EARLY DAYS: “Alaïa afore Alaïa,” the latest exhibit at the Fondation Azzedine Alaïa, explores the designer’s formative years and the friendships that inspired him.
It recounts his time in design school in Tunis in the ’50s, through the first days in Paris as he honed his craft, up until the moment he became a world famous designer in 1979.
The show, which opens today, upends the normal exhibition style. The written word is placed front and center using archive documents, sketches and photos to create stories and snapshots in time.
Some of the designer’s most memorable pieces are displayed through slim windows at unexpected and teasing angles, framed by quotes from those who knew him, which allows you to peek inside, jewel-box style, to view some of his creations.
“In the past we did some beautiful exhibitions but we were more focused on dresses than information, and this is absolutely the opposite,” said curator Olivier Saillard. The exhibit is rich in history and detail. “We have every bit of information you can learn about Alaïa with the documents. It’s a different kind of exhibition – you have to concentrate more to read about his life.”
Fondation president Carla Sozzani, acted as archivist and handled the artistic direction.
The first floor touches on early influences, including his twin sister Haifa and the Catholic nuns of the Sisters of Sion order, whose religious habits later inspired headwear designs, and walks through eras and friends including Jean-Charles de Castelbajac, Carlyne Cerf de Dudzeele and Gilles Bensimon.
Upstairs is a room dedicated to childhood friend and his lifelong muse, the model and designer Leila Menchari, expressed through notes and photos including intimate, candid photobooth-style snaps.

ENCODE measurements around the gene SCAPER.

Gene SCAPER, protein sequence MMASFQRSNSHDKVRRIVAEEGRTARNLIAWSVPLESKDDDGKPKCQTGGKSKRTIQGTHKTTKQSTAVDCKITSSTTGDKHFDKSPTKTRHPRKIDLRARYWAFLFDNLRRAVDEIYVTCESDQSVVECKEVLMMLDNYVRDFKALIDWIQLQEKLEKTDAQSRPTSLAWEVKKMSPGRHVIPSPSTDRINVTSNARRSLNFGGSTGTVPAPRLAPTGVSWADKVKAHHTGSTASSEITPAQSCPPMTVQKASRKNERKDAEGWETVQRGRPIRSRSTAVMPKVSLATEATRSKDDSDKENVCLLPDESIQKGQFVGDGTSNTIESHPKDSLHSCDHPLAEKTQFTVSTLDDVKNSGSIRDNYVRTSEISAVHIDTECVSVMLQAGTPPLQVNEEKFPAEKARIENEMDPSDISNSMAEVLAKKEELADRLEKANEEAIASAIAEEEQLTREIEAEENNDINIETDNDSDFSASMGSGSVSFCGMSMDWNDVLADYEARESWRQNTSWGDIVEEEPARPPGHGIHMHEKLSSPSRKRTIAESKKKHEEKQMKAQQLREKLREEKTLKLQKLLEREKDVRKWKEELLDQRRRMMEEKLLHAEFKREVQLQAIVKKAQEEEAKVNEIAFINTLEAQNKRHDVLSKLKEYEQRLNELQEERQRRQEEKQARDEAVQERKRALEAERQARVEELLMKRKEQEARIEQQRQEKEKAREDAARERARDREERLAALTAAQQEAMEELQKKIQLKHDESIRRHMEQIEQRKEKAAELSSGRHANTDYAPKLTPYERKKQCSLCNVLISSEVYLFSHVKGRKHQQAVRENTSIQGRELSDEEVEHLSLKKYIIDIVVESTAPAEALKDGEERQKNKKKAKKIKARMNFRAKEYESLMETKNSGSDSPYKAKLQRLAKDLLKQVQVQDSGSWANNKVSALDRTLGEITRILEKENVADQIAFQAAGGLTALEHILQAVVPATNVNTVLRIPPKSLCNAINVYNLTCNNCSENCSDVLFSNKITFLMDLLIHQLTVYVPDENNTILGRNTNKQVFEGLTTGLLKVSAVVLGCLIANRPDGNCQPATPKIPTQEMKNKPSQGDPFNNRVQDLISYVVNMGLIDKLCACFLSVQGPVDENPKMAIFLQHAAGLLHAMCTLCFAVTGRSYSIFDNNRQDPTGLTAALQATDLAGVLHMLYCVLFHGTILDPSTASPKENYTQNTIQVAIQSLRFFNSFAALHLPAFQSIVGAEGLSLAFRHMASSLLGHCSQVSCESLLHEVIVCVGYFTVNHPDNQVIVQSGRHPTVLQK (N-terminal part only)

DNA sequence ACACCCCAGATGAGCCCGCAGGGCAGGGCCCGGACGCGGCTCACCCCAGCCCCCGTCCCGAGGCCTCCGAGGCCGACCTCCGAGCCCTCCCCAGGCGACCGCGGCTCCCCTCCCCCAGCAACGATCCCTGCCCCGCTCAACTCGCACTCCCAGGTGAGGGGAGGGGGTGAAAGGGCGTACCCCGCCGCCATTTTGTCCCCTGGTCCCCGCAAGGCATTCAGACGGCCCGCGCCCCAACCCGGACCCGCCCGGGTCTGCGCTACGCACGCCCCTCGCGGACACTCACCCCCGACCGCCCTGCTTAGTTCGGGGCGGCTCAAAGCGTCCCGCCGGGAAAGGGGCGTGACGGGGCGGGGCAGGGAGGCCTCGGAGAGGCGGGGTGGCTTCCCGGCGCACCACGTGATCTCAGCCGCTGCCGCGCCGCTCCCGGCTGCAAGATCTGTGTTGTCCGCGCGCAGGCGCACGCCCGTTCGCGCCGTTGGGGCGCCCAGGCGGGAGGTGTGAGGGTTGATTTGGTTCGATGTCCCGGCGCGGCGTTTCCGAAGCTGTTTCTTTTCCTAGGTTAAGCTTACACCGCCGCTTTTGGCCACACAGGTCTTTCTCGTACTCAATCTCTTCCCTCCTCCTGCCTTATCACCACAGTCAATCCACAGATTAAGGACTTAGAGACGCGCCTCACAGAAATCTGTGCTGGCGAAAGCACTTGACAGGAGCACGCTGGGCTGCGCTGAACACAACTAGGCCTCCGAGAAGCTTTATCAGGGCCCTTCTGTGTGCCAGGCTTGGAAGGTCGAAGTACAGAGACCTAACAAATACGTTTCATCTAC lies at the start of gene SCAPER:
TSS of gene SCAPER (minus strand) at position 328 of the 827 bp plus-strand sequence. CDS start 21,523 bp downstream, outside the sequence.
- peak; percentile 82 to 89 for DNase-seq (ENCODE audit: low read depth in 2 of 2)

Late designer Thierry Mugler also plays a big part in the display, as he did in Alaïa’s life.
“It feels very strange to talk about him in the past,” Saillard said of Mugler, who passed away Jan. 23. “But he has a very large place in the exhibition and he was a very big supporter of Azzedine in the 1970s.” Mugler’s encouragement took Alaïa to New York and launched him from sewing behind the scenes to international stardom.
Saillard hopes the exhibit can encourage young creatives to be inspired by Alaïa’s humble origins and his rise through the fashion world through craft, inspiration and dedication. “His work is more important than the style,” said Saillard. “He had a style, but he was very dedicated to always learning about technique.”
The museum is planning deep-dives into Alaïa’s technique and inspirations with monthly talks scheduled throughout the duration of the exhibit.
“Azzedine afore Alaïa” runs through Oct. 24, 2022.
This story was reported by WWD and originally appeared on WWD.com.